The deadly attacks in Paris last week, followed by the second Democratic primary debate over the weekend, reignited a Republican obsession, unique to the Obama era, with the claim that U.S. leaders can’t defeat jihadi terrorism unless they identify the perpetrators with highly prescriptive language.
This obsession arose after the George W. Bush presidency precisely because Bush and his security advisers recognized the humane and strategic value in avoiding anti-Muslim incitement. As a Republican, Bush was able to mostly keep a lid on the kind of rhetoric his party now espouses unapologetically.
Republicans specifically claim, without a shred of evidence, that referring to ISIS fighters as “radical Islamic terrorists” isn’t just nomenclature, but a strategic prerequisite to vanquishing them.
Their preferred rhetoric serves two purposes, one the flip-side of the other. By adopting a label that implies a dogmatic link between Islam and violent extremism, they play to the U.S. public’s broad suspicion of and antipathy to Islam; and by insisting on a label they know responsible stewards of U.S. national security will reject, they can cow Democrats as weak-on-terror agents of political correctness.
In reality, Democratic unease with this language is almost entirely a function of strategic, rather than empathic, thinking—a reflection of the greater seriousness with which the party treats national security and foreign affairs than Republicans. And the most shameless thing about it is that many Republicans understand the objection at a deeply personal level. Their nomenclature wouldn’t survive even one Presidential Daily Brief. But they’re happy to set that all aside for immediate political expediency.
At the debate Saturday, Hillary Clinton explained her unease with saying we are at war with “radical Islam.”
You can talk about Islamists who clearly are also jihadists, but …we’ve got to reach out to Muslim countries. We’ve got to have them be part of our coalition. If they hear people running for president who basically shortcut it to say we are somehow against Islam, that was one of the real contributions, despite all the other problems, that George W. Bush made after 9/11 when he basically said after going to a mosque in Washington, we are not at war with Islam or Muslims. We are at war with violent extremism. We are at war with people who use their religion for purposes of power and oppression. And, yes, we are at war with those people. But I don’t want us to be painting with too broad a brush.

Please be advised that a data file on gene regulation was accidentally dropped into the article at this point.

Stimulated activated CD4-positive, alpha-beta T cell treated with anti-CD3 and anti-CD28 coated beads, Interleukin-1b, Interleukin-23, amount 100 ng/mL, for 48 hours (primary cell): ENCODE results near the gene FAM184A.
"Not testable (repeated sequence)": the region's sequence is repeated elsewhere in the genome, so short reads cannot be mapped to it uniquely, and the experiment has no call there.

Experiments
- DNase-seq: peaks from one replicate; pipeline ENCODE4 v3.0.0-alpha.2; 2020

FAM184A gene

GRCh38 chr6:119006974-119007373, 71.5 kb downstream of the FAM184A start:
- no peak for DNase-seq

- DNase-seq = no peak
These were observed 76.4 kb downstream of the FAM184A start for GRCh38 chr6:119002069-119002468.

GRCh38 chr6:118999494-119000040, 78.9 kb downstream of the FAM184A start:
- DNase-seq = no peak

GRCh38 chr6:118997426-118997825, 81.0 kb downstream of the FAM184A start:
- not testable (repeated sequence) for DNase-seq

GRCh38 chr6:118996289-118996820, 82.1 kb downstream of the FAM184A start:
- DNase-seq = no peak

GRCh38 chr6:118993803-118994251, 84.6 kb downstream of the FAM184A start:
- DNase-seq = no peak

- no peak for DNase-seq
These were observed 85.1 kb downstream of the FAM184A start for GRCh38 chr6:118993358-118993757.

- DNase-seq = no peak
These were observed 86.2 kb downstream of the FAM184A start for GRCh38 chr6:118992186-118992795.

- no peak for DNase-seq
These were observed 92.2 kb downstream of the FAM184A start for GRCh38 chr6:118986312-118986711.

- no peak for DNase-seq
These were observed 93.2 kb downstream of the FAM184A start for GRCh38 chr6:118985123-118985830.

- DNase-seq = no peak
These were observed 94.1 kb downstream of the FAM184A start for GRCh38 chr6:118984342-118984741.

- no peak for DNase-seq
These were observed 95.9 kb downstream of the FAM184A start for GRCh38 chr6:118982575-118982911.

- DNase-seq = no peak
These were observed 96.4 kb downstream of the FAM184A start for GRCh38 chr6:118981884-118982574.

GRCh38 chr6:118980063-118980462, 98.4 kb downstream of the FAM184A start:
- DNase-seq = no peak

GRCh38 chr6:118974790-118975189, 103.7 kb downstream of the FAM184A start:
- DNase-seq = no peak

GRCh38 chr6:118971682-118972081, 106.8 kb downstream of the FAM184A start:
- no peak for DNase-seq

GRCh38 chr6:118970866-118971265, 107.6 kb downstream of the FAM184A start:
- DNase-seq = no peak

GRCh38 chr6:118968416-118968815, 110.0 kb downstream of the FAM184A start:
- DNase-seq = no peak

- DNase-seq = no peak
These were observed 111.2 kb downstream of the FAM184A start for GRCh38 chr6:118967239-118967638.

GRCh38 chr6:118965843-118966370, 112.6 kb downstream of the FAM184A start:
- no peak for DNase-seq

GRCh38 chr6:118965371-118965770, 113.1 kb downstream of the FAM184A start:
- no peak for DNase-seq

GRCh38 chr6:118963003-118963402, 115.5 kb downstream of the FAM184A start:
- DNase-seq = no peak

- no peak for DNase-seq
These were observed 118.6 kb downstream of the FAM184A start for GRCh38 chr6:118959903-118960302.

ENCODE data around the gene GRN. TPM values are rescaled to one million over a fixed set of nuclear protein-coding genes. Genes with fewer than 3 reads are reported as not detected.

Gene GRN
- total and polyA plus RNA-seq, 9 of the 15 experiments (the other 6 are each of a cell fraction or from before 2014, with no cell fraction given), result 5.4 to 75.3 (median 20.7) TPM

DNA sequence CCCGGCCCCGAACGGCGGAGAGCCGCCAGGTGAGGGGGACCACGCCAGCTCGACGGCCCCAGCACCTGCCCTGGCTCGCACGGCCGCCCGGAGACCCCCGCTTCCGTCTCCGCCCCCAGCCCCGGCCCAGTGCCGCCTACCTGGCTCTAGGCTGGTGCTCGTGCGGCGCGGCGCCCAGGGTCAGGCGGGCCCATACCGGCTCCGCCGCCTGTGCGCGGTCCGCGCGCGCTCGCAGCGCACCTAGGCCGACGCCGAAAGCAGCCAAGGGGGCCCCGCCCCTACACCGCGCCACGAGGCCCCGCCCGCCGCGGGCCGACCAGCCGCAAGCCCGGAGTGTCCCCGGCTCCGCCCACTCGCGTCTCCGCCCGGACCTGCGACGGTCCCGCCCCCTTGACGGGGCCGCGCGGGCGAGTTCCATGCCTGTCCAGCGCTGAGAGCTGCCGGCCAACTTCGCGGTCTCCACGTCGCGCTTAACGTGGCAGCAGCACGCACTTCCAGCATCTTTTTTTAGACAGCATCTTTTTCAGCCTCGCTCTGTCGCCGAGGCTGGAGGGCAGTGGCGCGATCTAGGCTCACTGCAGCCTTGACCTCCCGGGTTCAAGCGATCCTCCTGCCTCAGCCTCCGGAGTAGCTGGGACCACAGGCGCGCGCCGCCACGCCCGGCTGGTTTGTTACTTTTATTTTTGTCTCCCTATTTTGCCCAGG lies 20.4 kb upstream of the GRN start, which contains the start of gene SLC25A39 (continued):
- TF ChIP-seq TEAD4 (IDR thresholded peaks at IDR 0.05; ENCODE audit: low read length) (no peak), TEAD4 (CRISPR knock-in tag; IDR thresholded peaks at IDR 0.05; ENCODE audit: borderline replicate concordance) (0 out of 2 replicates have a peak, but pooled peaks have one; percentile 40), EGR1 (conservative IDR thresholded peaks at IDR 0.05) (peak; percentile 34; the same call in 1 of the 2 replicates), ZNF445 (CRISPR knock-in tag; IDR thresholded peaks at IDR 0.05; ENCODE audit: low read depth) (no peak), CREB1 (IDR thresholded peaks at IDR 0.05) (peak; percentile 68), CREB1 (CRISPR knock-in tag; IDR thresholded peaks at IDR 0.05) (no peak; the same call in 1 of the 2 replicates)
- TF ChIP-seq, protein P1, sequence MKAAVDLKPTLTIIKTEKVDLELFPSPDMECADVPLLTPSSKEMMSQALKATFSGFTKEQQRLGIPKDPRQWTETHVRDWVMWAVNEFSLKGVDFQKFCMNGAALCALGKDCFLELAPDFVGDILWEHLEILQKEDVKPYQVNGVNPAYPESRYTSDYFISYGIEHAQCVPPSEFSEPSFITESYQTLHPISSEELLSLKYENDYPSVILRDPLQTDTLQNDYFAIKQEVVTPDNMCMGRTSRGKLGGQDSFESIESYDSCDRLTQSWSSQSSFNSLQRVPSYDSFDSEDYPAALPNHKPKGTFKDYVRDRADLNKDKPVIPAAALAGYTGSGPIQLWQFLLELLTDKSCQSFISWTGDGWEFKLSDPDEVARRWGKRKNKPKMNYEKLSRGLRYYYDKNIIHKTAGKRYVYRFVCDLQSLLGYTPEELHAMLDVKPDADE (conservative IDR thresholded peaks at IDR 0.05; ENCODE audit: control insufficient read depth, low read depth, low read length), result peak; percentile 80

Clinton stipulated instead that we’re at war with “jihadists.” She could perhaps have beat Republicans at their own faux-specificity game by referring to them as “Salafist Jihadists.” But her point is clear: Nobody disputes that the perpetrators of the attacks in France were Muslim, but insisting on a rote connection between jihadis and the religion they claim makes it harder for the U.S. to enlist non-jihadi Muslims into the fight against terrorism.
Republicans claim to be aghast at this logic, but they in many ways personify it.
The most commented-upon response to Clinton came from Senator Marco Rubio, who deployed a predictable but unusually inapt simile. “I don’t understand it. That would be like saying we weren’t at war with Nazis, because we were afraid to offend some Germans who may have been members of the Nazi Party but weren’t violent themselves. We are at war with radical Islam, with an interpretation of Islam by a significant number of people around the world, who they believe now justifies them in killing those who don’t agree with their ideology.” Others have deconstructed and reconstructed the comparison to make better sense of it. But the best way to illustrate the point is by reference to one of the right’s own pet peeves.
In April 2009, less than three months after President Obama took office, the Department of Homeland Security issued an internal report, commissioned during the Bush administration, on the resurgence of right-wing extremism in the U.S. and its resemblance to the surge in extremism and violence the country experienced in the 1990s.
When word broke, conservatives were apoplectic. They attributed some of their outrage to the fact that the report identified reintegrating veterans as a potential source of violence. But their objection to a focus on “right-wing” extremists contributed to their grievance in equal or greater measure.
The right’s objection wasn’t so much to the government studying violent internal threats, but to the association the report drew between those threats and right-wing politics.
The phenomenon extends outside the realm of violent extremism, too. Liberals and conservatives frequently disagree about what constitutes racism, but there is a strong bipartisan consensus in the country that overt racism is anathema. Conservatives take incredible umbrage at any linkage—whether justified or trumped up—between conservatism and extant racism in America for precisely this reason. Call Dylan Storm Roof a neo-Nazi, nobody will object. Call him a right-wing extremist, and conservatives will balk. Some will take great offense.
It turns out leaders of all stripes, including religious and political ones, are at pains to distinguish their ideological commitments from those who do violent or otherwise heinous things in their name. Neither Republicans, nor orthodox Muslims, are exempt. Of course, nobody’s trying to recruit Republicans into a massive geo-political conflict with their co-partisans, but they’re familiar enough with the broad brush Clinton described to know that positing a war with “radical Islam” is counterproductive.